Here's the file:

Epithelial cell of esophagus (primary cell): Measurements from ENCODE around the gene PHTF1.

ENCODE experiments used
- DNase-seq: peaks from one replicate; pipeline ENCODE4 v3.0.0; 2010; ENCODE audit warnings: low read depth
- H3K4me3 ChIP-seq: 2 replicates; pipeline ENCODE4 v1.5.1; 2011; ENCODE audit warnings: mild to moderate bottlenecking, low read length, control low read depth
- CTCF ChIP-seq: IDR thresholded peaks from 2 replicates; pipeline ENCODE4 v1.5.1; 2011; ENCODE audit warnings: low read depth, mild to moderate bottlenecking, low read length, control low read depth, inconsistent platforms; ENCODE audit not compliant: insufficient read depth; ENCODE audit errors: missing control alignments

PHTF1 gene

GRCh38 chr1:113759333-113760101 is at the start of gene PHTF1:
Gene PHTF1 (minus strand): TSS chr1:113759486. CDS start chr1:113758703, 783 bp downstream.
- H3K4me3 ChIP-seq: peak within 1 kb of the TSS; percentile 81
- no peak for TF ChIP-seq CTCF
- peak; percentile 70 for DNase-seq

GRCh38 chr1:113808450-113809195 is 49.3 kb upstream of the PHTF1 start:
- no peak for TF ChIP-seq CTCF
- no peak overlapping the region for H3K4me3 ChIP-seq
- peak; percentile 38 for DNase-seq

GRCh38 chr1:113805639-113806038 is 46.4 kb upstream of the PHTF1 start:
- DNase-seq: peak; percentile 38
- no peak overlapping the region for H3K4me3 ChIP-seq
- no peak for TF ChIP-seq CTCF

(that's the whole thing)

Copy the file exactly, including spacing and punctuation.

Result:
Epithelial cell of esophagus (primary cell): Measurements from ENCODE around the gene PHTF1.

ENCODE experiments used
- DNase-seq: peaks from one replicate; pipeline ENCODE4 v3.0.0; 2010; ENCODE audit warnings: low read depth
- H3K4me3 ChIP-seq: 2 replicates; pipeline ENCODE4 v1.5.1; 2011; ENCODE audit warnings: mild to moderate bottlenecking, low read length, control low read depth
- CTCF ChIP-seq: IDR thresholded peaks from 2 replicates; pipeline ENCODE4 v1.5.1; 2011; ENCODE audit warnings: low read depth, mild to moderate bottlenecking, low read length, control low read depth, inconsistent platforms; ENCODE audit not compliant: insufficient read depth; ENCODE audit errors: missing control alignments

PHTF1 gene

GRCh38 chr1:113759333-113760101 is at the start of gene PHTF1:
Gene PHTF1 (minus strand): TSS chr1:113759486. CDS start chr1:113758703, 783 bp downstream.
- H3K4me3 ChIP-seq: peak within 1 kb of the TSS; percentile 81
- no peak for TF ChIP-seq CTCF
- peak; percentile 70 for DNase-seq

GRCh38 chr1:113808450-113809195 is 49.3 kb upstream of the PHTF1 start:
- no peak for TF ChIP-seq CTCF
- no peak overlapping the region for H3K4me3 ChIP-seq
- peak; percentile 38 for DNase-seq

GRCh38 chr1:113805639-113806038 is 46.4 kb upstream of the PHTF1 start:
- DNase-seq: peak; percentile 38
- no peak overlapping the region for H3K4me3 ChIP-seq
- no peak for TF ChIP-seq CTCF